Seaweed superfood makes a splash
Australian seaweed is making a sustainable superfood splash into the multi-billion-dollar global industry.
Almost all of what is the world’s biggest aquaculture crop is farmed in South East Asia and China. But on the Bomaderry River at Nowra in New South Wales, Australia’s uniquely green seaweed is being grown at great rates using nutrient-rich agricultural wastewater from Shoalhaven Starches.
The biggest and most technologically advanced facility of its kind in the world, and first to be certified by the international Roundtable on Sustainable Biomaterials, Shoalhaven Starches is owned by 100 per cent Australian family agribusiness Manildra Group.
By combining estuarine systems with aquaculture to cultivate seaweed for nutraceutical, pharmaceutical and food products, Venus Shell Systems founder and chief scientist, Dr Pia Winberg, has put her published research to the test.
“Pia has engaged innovative biological principles that have allowed us to take low-value by-products and create unique ingredients for markets that we haven’t competed in previously,” said Manildra Group Product Development Manager Mark Baczynski.
He said the sustainability edge opened access to an elite market – complementing Manildra’s focus on world-best practice to add value to Australian industries and communities by developing innovative products, unrivalled in quality and value, for a global market.
“In the commodity sphere, this opens up a whole new frontier for sustainable, high-end, customer demand-driven products – which is often talked about but rarely achieved,” said Mr Baczynski.
Two decades in the making, the success of Dr Winberg’s visioncan be seen today in a range of
food products – including bright green corn chips and healthy snacks with wide appeal from kids to Mexican corn chip makers and NSW Government House; to the Australian Foods Awards-winning PhycoFood CoTM range.
PhycoFood CoTM has won a gold medal for its seaweed dukkah blends; a silver for its gourmet protein used in bars; and two bronze medals for seaweed-roasted macadamias and pasta (made with Manildra durum semolina as well).
Dr Winberg said the seaweed was a good source of omega-3, iodine and dietary fibre, with 35 per cent of protein and all essential amino acids.
“We wanted to get this into everyone, every day – we didn’t want to compete with nori or other Asian foods that people eat once a month – so we knew we had to get this into Australian dishes such as pasta,” she told The Cultivator.
“We also sell the green powder to chefs, who have been very adventurous with it.”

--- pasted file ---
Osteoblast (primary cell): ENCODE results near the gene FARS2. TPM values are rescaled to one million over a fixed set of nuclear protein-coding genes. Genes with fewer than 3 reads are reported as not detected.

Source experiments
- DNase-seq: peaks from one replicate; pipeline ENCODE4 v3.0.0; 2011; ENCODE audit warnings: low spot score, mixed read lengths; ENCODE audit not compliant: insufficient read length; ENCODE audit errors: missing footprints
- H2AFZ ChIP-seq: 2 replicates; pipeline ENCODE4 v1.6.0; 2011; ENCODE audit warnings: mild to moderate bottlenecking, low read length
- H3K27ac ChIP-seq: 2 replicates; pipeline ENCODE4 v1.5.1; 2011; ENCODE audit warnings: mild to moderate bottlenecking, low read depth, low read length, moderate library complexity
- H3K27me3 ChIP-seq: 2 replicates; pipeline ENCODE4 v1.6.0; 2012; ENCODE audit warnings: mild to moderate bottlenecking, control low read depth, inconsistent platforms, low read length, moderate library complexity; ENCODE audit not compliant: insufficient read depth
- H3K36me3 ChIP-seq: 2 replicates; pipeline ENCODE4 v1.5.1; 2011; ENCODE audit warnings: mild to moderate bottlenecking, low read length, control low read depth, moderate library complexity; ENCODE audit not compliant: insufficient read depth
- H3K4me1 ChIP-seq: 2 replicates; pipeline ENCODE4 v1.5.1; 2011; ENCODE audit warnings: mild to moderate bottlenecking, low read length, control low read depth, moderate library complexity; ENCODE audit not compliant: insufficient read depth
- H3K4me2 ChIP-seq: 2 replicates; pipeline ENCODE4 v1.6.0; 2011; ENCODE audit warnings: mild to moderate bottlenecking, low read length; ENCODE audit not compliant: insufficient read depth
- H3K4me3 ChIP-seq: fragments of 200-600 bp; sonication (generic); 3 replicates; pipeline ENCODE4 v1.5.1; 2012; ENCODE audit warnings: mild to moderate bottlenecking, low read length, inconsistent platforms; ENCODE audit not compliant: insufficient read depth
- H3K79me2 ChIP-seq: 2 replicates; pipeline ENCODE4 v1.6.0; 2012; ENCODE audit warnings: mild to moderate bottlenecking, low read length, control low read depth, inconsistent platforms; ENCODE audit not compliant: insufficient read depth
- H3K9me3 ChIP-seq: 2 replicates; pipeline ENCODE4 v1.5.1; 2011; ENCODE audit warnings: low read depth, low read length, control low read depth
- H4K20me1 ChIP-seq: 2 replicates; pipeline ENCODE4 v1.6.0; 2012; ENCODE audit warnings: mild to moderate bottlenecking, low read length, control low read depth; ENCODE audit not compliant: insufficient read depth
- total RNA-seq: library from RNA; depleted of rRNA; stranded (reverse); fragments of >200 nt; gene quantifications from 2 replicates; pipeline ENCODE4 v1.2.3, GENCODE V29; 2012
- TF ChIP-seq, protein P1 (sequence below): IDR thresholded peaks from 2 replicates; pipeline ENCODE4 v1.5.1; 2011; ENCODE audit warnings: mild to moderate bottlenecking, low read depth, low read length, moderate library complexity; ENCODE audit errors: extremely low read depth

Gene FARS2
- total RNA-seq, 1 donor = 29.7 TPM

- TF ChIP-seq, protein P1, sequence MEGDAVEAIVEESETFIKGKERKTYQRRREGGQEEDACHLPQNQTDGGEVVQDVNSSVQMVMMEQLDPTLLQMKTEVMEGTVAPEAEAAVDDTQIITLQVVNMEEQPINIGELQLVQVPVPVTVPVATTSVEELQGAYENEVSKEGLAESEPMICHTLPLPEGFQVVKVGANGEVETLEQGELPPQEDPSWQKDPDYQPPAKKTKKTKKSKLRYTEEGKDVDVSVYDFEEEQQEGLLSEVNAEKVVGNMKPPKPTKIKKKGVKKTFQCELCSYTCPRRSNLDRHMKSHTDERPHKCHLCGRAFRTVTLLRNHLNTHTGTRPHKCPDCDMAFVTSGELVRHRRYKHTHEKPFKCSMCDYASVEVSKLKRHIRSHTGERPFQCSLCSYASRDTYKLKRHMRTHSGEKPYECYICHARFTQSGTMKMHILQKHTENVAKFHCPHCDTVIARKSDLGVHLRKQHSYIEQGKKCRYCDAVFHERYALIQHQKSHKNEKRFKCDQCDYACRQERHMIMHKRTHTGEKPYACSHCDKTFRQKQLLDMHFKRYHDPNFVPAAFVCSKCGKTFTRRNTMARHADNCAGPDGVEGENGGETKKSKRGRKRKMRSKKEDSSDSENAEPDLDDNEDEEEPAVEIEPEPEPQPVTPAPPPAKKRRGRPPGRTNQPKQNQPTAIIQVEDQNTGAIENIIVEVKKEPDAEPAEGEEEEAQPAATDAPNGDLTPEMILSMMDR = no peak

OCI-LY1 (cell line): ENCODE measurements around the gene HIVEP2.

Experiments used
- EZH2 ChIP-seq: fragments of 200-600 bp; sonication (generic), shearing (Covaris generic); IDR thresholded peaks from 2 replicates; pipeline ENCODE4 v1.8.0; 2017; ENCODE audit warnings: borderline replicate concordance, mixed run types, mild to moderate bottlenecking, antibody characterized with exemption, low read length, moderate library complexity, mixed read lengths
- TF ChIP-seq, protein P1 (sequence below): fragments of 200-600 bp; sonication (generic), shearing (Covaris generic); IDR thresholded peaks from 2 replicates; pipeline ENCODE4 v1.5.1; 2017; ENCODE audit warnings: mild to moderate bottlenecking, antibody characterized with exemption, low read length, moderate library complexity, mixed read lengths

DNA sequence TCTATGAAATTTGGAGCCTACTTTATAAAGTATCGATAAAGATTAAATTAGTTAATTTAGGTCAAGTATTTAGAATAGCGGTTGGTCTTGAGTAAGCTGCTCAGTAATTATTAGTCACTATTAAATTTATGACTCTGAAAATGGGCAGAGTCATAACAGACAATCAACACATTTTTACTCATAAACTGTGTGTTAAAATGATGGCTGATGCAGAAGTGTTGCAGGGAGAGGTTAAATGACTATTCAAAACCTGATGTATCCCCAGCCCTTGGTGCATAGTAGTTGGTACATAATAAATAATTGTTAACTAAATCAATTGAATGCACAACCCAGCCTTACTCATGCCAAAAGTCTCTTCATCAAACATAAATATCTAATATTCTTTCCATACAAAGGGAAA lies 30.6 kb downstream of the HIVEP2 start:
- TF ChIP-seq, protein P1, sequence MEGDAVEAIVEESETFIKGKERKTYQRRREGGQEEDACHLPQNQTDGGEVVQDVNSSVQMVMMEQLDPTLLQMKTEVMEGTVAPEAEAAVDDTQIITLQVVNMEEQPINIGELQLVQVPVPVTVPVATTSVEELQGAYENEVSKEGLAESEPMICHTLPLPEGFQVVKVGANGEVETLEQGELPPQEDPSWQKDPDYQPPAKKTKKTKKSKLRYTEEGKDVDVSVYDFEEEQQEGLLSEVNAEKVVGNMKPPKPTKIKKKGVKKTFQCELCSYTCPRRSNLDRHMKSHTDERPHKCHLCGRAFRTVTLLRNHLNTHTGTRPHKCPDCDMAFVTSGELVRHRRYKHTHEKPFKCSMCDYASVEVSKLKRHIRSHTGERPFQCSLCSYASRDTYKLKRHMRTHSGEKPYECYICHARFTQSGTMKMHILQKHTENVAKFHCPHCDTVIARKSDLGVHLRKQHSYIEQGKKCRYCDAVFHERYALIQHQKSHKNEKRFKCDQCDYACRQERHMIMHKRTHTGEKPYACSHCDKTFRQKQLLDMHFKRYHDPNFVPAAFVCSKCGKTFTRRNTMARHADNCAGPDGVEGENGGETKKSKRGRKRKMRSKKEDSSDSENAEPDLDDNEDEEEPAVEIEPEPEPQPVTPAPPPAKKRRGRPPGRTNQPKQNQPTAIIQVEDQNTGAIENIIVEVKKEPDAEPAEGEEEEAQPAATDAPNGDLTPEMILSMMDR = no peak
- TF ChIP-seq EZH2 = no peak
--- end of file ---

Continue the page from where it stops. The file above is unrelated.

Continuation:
Dr Winberg said some of the health benefits had been put to the test in clinical trials “looking
at shifting the gut flora to assist people who have pre-diabetes, or inflammation in the gut, and/or psoriasis”.
“Australia has unique seaweeds in our oceans, just like we have unique gum trees,” she said.
Pour in the nutrient-rich wastewater recycled through Shoalhaven’s fully integrated manufacturing processes, and Dr Winberg said “with one hectare of seaweed farm production, you could grow 100 tonnes of dry product a year”.
Manildra Group Managing Director Peter Simpson said hosting Dr Winberg’s seaweed project was a natural fit for Manildra’s fully integrated facility, which extracts value from 100 per cent of the grain.
“The ecological system Pia has created at Venus Shell Systems provides the perfect solution for a closed-circuit sustainable enterprise with our industrial processing,” he said.
By utilising 100 per cent of Manildra’s wastewater by-products to further value-add, Dr Winberg also noted “a clean loop on waste produced”at Shoalhaven’s newly built food facility.
“The wastewater from washing down all the wheat is full of organic nutrients, and it’s sent over to the wastewater treatment plant, where 80 per cent of the water is recovered as a concentrated nutrient source – nitrogen and phosphorus,” she said.
“Because this is so concentrated, we can add that straight into the water to cultivate the seaweed. It also has carbon dioxide from the fermentation of the ethanol.
“So that’s very clean carbon dioxide – it helps the seaweed grow faster – and is in part why we achieve such high growth rates.
“Also processed at Shoalhaven is some of the food in the new facility.
“We just add salty water from the river and sunlight and our seaweed technology and the washdown waste product – so there is no waste. We have completed a clean loop on what is being produced at Shoalhaven, essentially creating an industrial ecology, really.”
With seaweed being the world’s biggest aquaculture crop and 95 per cent of production in Asia, Dr Winberg has been backed by AgriFutures Australia for over a decade and continues to work with them on the best practice for standards of seaweed, and to explore other options in South Australia, Victoria and Tasmania, in a bid to enter the US$6 billion global market.
The funding support enables Dr Winberg to continue about a decade of research screening seaweeds from across the continent’s southern states to identify genetic barcodes – many not previously identified – and to optimise production factors such as temperature, acidity and light.
“The serendipity and synergy here at the Shoalhaven site is that not only can we clean up marine nutrients with the seaweed, we can even do it with wheat processing nutrients – and that’s what we’ve demonstrated,” said Dr Winberg.
“The future of seaweed production is going to be in farming, not through wild harvest, because there’s not enough in the wild to do that.
“This variety of green seaweeds – which haven’t really been scaled into the marketplace as much as the red and brown seaweeds – are uniquely Australian and grow quickly.
“The journey, that I have had to demonstrate, is first, we have some great seaweed; second, we can grow them; and three, we can sell product from them, which is also great for human health and nutrition. Now we are ready to scale.”